A food business can trace all products distributed at a product level (i.e. any product we distribute, we know who supplied us with it and we know what customer we sold it to). However, currently it cannot trace to supplier lot/batch code level. Is this system compliant or non-compliant with Regulation 178/2002?
The minimum requirement in law is to have a system that records what foods came from what suppliers and what customers received what foods from the company. This information must be available on demand to the authorities. The bare minimum would be to know that supplier "A" supplied ingredient named "X" and that product named "Y" was sent to customer "B". If you can't trace lot numbers, then in the event of a recall all product with that name would have to be recalled. This is a business liability issue. Not having a full lot/batch tracing system would not be a defence for not having a minimally complying system even if this latter system were temporary.
How do you track bulk materials such as water or milk used in production?
In the case of bulk materials, it is necessary to time and date stamp when the product was used. If using silos, etc., keep records of when new product was added and when quality assurance/control tests were carried out on the product. Manufacturers of foodstuffs delivered in bulk may only be able to define a product batch within a defined time frame such as a day's production. Other manufacturers or caterers may be able to define a batch as an individual saleable unit. The majority of food businesses will adopt an approach between these two extremes.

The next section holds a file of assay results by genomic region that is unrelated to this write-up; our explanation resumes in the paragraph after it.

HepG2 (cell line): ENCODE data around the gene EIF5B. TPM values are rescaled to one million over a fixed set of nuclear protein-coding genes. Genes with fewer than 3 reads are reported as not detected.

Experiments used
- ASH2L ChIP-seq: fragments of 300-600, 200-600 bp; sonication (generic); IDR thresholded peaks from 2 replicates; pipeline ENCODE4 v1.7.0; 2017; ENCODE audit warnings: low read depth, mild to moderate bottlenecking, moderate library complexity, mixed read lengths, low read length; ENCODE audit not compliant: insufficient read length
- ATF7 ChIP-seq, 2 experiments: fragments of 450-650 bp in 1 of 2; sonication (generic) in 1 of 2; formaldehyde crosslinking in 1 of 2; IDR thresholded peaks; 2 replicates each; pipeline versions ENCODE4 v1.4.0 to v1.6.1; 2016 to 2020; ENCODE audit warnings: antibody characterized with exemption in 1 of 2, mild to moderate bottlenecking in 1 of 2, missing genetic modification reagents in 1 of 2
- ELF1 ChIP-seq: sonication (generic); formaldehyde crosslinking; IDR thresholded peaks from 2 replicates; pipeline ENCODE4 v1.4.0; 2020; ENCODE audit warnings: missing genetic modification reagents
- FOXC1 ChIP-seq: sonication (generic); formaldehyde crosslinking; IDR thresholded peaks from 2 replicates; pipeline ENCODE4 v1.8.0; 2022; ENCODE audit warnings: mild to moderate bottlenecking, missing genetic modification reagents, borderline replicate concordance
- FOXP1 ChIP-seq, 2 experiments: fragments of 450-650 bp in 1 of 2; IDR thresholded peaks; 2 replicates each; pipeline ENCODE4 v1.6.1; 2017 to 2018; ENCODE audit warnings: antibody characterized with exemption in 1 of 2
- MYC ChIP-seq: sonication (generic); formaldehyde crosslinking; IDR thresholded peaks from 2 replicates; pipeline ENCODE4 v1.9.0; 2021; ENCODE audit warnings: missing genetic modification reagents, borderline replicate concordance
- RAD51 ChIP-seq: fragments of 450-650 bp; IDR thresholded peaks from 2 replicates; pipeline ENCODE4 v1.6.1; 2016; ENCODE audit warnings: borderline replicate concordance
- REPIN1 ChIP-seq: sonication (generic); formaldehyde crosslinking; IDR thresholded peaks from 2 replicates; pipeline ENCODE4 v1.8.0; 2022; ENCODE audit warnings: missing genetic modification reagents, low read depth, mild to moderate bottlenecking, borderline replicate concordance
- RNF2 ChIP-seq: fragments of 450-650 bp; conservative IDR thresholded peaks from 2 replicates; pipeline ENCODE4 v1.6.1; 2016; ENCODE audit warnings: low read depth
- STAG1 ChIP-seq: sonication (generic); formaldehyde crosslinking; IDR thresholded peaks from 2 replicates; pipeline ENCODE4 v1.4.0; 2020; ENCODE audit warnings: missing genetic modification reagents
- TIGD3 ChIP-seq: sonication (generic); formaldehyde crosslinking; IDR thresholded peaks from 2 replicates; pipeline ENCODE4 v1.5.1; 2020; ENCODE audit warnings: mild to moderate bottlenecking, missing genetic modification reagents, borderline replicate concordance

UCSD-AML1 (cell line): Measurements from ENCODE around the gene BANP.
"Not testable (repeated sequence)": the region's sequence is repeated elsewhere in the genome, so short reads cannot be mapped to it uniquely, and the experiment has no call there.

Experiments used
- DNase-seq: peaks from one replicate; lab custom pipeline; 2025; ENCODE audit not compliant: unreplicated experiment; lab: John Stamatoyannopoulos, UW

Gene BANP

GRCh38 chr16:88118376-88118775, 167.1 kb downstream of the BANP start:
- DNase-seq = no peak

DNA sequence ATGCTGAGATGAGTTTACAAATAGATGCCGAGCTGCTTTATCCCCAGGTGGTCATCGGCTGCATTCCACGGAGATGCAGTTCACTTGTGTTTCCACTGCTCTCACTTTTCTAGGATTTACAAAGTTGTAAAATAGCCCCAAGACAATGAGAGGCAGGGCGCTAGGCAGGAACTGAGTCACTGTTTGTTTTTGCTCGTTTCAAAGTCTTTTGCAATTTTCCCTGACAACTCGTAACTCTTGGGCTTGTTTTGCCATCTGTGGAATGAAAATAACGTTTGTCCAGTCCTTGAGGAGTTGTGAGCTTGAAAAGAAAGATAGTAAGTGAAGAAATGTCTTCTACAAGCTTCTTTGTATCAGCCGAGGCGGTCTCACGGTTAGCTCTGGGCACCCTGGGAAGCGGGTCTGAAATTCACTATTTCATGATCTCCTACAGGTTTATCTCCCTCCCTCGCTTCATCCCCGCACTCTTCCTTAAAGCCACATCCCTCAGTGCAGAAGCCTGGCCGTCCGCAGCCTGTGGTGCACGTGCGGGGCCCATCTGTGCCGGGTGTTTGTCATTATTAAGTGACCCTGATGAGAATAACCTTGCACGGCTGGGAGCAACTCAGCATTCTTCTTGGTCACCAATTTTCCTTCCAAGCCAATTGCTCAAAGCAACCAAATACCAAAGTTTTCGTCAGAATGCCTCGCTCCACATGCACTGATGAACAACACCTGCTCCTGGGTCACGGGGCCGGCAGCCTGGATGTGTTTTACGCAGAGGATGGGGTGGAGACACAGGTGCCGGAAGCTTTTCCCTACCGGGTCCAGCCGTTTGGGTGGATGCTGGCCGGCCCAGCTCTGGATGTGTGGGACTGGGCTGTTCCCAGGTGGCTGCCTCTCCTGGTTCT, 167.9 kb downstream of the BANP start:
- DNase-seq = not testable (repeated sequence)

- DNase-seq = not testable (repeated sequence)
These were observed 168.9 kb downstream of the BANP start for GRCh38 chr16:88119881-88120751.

A balance must be struck between the complexity and workability of a traceability system and the smallest feasible batch size. If a food business chooses the date of minimum durability (i.e. shelf-life) as their batch code (where the legislation allows) then all of the specified product carrying that date must be recalled/withdrawn in the event of a food safety incident.
In addition, in the case of bulk delivery of ingredients into bulk storage facilities, it may not be possible to ensure that only ingredients from one batch are present. The delivery dates, identification of storage facility and weight/volume of the delivery may be the only way of identifying an ingredient. In this event it is necessary that the contents of a bulk storage facility are traced through production. Remember that a real batch is one that is separated from another batch by a clean break. Batch codes that refer to batches that are not separated as such will not necessarily restrict the extent of a recall which will inevitably include related batches.
Who is responsible for traceability if you are using a third party logistics provider?